Most people take on something, fail, and then never try to do anything like that again. Failure is usually the most effective way to stop someone’s efforts. But not for go-getters. The more they fail, the stronger they come back. The ability to take everything in stride and persevere is what makes them exceptional.

Failure is not the end of your efforts, as many people would believe. If used correctly, it’s the most effective learning tool out there. Say you’re trying to start a business. Entrepreneurial training can only get you so far. You need to get out there, put your ideas into practice, and accept that you will fail sometimes.

Learning life lessons after a failure

The harder you fail, the more you can learn. And you can’t create something great without taking enormous risks. Of course, this doesn’t mean taking stupid risks. Even the most significant risks are still calculated. Failing tests and improves go-getters’ perseverance and flexibility. The better you can bounce back after a fall, the better suited you will be for the next task you take on.

Something great about go-getters is that they are unconcerned about what could go wrong. They understand loss is just a part of fulfilling a greater sense of purpose. They don’t care if others see them fail. Besides that, they aren’t bothered if their image gets stained by those failures, and so they aim far beyond fast, short-term accomplishments. They aren’t concerned about what their peers think of them. This confidence allows them to do whatever they need without having to stress about disappointing anyone.

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If you’re a go-getter and you don’t think you display this behavior, think again. How do you act when something goes south? Do you give up and go back to your safe space? Or do you get up and try again? If you answered with the latter, you could be sure you’re a true hustler.

3.    Go Getters Aren’t The Loudest In The Room

You might think that a person who puts their goals above everything will have an inflated ego. You might believe they want to make their presence known at all times. But go-getters know when to be patient. They also know that preserving their energy is more important than being heard at all times. That’s why they don’t bother being the loudest in the room. Instead, they try to be the most resourceful.

While go-getters will fight tooth and nail for what they believe in, they’re fighting a war. They know they don’t have to win every single battle to win the war. Instead, they need to approach issues strategically. Say they’re in a business meeting. They know there’s no need to jump in whenever they get an opening.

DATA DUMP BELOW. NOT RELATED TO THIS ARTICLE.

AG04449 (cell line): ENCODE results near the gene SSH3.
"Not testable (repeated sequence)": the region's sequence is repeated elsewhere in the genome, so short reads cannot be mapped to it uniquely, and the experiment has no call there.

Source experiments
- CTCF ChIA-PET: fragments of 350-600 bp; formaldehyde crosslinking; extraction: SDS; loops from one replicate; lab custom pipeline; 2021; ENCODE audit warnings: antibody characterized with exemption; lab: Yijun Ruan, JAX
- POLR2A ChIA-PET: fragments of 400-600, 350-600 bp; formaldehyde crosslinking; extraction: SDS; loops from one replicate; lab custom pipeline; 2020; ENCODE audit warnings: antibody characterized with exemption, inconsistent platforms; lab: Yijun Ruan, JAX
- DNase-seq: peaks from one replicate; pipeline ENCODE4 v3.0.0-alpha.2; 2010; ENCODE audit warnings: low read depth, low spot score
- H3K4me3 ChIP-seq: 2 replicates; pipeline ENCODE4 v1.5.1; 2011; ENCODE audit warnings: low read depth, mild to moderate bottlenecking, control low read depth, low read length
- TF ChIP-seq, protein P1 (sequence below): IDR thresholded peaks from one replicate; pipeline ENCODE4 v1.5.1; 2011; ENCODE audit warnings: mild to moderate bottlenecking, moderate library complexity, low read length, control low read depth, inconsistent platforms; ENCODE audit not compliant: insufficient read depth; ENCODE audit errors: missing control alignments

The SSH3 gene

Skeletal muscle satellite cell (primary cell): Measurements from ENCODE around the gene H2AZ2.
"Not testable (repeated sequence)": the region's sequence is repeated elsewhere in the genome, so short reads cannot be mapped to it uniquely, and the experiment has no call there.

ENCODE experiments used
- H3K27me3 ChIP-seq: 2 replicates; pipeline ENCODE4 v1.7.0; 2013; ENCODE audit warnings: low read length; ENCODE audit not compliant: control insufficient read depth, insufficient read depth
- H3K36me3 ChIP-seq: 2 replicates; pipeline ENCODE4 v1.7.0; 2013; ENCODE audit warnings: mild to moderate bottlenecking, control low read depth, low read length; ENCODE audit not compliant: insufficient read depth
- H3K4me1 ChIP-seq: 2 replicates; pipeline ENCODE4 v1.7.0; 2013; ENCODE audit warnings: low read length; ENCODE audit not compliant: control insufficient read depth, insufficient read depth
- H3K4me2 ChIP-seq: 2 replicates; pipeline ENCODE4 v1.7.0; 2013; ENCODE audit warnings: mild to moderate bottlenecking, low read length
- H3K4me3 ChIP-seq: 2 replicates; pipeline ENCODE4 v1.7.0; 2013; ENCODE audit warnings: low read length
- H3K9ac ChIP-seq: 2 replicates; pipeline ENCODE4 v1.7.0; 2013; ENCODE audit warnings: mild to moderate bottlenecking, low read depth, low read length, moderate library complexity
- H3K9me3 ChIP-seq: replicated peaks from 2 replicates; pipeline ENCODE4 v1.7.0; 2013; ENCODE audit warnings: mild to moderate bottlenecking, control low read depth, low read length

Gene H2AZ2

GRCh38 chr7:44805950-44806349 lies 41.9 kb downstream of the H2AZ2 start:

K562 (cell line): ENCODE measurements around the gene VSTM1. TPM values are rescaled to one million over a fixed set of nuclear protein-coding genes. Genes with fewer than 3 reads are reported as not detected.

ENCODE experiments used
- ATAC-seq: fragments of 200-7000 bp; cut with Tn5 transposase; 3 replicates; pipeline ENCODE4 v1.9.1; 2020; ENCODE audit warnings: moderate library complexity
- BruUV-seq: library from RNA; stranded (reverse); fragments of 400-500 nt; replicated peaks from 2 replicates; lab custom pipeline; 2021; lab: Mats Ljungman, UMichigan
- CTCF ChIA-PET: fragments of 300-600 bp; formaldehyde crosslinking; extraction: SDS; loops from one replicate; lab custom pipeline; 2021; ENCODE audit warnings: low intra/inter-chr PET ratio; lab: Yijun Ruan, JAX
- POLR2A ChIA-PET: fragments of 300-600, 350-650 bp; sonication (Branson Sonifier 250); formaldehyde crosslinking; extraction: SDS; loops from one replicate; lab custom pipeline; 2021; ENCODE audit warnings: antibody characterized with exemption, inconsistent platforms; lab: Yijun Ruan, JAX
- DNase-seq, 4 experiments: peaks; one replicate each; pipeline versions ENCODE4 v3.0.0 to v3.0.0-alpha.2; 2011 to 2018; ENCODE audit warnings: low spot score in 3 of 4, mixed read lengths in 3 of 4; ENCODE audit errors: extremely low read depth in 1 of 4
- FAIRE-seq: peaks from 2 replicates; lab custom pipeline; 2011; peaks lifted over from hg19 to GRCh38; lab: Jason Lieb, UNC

Fighting with people isn’t going to get them closer to their goals. Listening, taking mental notes, preparing a coherent argument, and expressing their opinion concisely is a much better tactic. They want people to remember what they said. So, they go for quality over quantity. If you talk for ten minutes, but you say virtually nothing, you didn’t accomplish anything. But if you spoke for three minutes persuasively, you can be sure you got your point across.

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Moreover, they’re more concerned with coming up with plans rather than engaging in irrelevant fights. Whenever they encounter a problem, rather than arguing about it, they use their time to develop unique perspectives. If in a meeting everyone has been fighting for half an hour, and the go-getter was silent and contemplative, you can be sure they’re cooking up something.

After all, that time spent fighting, the only one who will develop a strategy will be the go-getter. Their ability to listen and analyze situations with a clear mind allows them to get creative and figure out the best course of action. Most go-getters don’t even notice that they do this. But it comes from their innate inclination towards being analytical. They would instead leave their mark pragmatically, build something, reach a goal, then be heard for a minute and forgotten in the next.

Final Thoughts On Some Behaviors A Go Getter Displays Without Realizing It

Go-getters have certain innate qualities that make them purpose-driven, qualities they don’t even know about. Their brain is hardwired so that they act in the best ways to reach their goals without realizing it. Some of these qualities might even seem incompatible with the core values of a go-getter. But they’re all complementary, and together they create a person fully equipped to accomplish big things.

Because of how realistic they are, they have many fears. But, unlike other people who lose their nerve when afraid, go-getters are fuelled by it. Fear is what keeps them grounded while also motivating them. When go-getters fail, they fail hard. But they take every failure and learn from it. They get better every try. And they are unbothered by the risks they take because they know every risk is calculated.

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Lastly, they don’t bother making themselves heard whenever possible. The go getter would instead accomplish pragmatic things and prefer to be seen rather than heard.

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I love being a staff writer at Power of Positivity, but hate that my house can't clean itself! I hold a degree in Accounting and Business Management from the Association of Certified Chartered Accountants (UK). When I'm not writing, I'm busy gardening or picking up after my kids, or running after them! My biggest passion, next to my precious children, is writing and sharing joy with people I meet!